Project Details


Project summary Although single neurons occasionally project to a single downstream target, it is more often the case that their axons collateralize and project to multiple distinct anatomical areas. This feature of neuroanatomy has been appreciated for over 100 years and is theorized to be critical to coordinating brain-wide states. Despite this, collateral projections have largely been overlooked in contemporary neuroscience. This is because mapping collateral projections has practically been beyond the reach of empirical investigation, especially in non-human primates where single neurons can project over wide areas. To surmount these issues, our goal here is the comprehensive development of a sequencing-based approach that will allow us to reveal the patterns of connections of single neurons in non-human primates using Multiplexed Analysis of Projections by Sequencing (MAPseq). This approach allows the full collateral projections of potentially thousands of individual neurons to be mapped in a single animal. The first step towards our goal is to validate a sequencing-based connectomic approach in macaque monkeys that has previously been developed and validated in mice (Aim1). Then, once validated we will determine the local and long-range connections of individual neurons in one part of the limbic system in macaques, the amygdala. Our primary focus here is to determine the patterns of collateral projections from amygdala to the frontal cortex (FC) as these have been implicated in the pathophysiology of many psychiatric disorders. With the method for discerning the multiple projection targets of single neurons in the macaque brain in hand we will then compare the patterns that we see in amygdala to those in mice (Aim 2). We hypothesize that through the expansion and differentiation of FC in non-human primates, single amygdala neurons in non-human primates will be many more collateral projections compared to mice. In summary, when successful, our approach has the potential to fully discern the projection profiles of single neurons in non-human primates. This will enable novel insights into the neuroanatomical networks present in non-human primates, provide a powerful new tool for investigating comparative anatomy and aid interpretation of functional studies that target the amygdala in both non-human primates and mice.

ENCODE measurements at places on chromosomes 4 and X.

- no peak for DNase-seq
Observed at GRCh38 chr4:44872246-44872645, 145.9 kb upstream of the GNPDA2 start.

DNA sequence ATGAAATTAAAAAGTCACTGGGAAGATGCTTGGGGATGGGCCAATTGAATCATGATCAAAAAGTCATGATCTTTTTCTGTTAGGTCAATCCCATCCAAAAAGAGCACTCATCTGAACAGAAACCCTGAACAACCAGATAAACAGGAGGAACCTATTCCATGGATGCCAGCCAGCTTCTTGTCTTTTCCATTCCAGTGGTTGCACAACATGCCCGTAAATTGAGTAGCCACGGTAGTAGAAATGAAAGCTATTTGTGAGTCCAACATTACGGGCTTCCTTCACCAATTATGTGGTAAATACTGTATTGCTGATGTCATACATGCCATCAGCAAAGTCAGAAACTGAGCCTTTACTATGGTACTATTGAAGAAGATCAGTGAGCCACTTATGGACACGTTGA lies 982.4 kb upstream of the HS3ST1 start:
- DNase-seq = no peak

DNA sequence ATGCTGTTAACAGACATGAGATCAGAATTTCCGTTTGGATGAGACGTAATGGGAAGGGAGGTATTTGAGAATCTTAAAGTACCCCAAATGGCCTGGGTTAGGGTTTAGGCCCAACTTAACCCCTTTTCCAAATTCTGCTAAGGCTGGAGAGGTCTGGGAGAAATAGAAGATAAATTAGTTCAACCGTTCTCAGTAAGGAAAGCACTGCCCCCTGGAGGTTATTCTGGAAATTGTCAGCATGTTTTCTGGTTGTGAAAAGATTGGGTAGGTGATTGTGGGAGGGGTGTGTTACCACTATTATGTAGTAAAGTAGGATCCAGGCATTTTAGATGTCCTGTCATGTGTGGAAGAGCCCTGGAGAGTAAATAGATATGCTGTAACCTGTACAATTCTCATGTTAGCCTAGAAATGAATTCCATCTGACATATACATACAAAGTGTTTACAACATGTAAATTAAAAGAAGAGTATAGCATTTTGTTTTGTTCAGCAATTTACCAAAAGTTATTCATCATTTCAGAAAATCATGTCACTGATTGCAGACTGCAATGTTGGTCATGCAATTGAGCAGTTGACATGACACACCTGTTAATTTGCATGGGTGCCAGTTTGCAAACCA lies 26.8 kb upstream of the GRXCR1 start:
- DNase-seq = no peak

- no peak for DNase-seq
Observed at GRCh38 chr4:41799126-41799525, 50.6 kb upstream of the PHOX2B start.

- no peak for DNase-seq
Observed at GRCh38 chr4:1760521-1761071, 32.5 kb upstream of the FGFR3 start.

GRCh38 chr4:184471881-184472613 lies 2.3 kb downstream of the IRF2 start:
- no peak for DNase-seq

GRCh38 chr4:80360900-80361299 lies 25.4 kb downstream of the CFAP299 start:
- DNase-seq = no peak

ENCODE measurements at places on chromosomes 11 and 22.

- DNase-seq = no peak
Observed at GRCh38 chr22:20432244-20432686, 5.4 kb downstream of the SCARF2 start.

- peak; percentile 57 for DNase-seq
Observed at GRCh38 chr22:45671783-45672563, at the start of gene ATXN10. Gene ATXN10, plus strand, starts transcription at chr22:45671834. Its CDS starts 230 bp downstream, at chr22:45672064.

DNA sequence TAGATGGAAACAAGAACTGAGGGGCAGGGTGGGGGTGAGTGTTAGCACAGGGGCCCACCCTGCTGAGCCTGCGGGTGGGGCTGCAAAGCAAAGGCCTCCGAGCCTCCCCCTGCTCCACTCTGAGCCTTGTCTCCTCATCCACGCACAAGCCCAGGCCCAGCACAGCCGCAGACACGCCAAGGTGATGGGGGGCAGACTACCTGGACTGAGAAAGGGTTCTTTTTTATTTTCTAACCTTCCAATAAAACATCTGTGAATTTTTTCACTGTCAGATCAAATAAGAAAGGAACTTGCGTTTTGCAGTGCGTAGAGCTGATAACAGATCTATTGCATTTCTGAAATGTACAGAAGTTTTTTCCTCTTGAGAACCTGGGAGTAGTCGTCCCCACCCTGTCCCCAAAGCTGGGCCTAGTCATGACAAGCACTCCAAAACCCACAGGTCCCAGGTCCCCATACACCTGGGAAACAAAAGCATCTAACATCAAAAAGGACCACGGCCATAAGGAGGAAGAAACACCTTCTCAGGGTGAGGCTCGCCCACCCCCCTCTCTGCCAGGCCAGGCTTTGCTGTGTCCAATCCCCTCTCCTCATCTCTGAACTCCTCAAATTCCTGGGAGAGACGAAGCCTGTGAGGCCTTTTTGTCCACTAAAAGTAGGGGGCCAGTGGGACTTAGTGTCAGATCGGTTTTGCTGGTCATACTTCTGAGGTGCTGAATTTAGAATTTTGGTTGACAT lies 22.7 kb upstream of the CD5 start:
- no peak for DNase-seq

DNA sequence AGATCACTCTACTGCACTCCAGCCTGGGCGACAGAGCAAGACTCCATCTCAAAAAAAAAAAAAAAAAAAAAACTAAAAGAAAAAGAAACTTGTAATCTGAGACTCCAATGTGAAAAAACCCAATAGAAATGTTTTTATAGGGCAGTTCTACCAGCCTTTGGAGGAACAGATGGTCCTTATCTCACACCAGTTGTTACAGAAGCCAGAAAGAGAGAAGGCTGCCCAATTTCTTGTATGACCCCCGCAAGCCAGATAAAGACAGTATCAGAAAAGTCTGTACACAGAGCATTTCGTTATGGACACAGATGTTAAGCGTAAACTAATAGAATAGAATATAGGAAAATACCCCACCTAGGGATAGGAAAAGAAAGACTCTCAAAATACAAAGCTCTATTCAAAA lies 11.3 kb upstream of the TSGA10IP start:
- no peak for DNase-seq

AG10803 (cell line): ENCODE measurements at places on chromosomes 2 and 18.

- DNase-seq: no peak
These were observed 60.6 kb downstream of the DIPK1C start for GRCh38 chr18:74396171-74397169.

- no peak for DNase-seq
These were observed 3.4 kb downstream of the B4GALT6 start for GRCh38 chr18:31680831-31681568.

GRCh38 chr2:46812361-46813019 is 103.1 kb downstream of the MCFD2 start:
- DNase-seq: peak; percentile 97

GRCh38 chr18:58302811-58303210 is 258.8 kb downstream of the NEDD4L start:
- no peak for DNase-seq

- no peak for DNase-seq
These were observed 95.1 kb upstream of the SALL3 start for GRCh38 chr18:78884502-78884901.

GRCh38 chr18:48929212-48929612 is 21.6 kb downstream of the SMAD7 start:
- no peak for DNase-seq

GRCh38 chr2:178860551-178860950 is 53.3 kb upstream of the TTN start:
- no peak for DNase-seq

Effective start/end date15/04/2131/03/23


  • National Institute of Neurological Disorders and Stroke: $758,394.00


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